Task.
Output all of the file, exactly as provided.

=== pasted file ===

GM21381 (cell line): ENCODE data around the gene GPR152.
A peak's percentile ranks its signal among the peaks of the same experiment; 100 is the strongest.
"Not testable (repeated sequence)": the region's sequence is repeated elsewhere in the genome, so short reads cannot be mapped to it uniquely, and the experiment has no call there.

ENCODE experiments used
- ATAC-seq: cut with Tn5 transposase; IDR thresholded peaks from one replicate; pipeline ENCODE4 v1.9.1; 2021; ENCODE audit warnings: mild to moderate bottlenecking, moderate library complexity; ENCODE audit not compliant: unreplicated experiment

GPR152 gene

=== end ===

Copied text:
GM21381 (cell line): ENCODE data around the gene GPR152.
A peak's percentile ranks its signal among the peaks of the same experiment; 100 is the strongest.
"Not testable (repeated sequence)": the region's sequence is repeated elsewhere in the genome, so short reads cannot be mapped to it uniquely, and the experiment has no call there.

ENCODE experiments used
- ATAC-seq: cut with Tn5 transposase; IDR thresholded peaks from one replicate; pipeline ENCODE4 v1.9.1; 2021; ENCODE audit warnings: mild to moderate bottlenecking, moderate library complexity; ENCODE audit not compliant: unreplicated experiment

GPR152 gene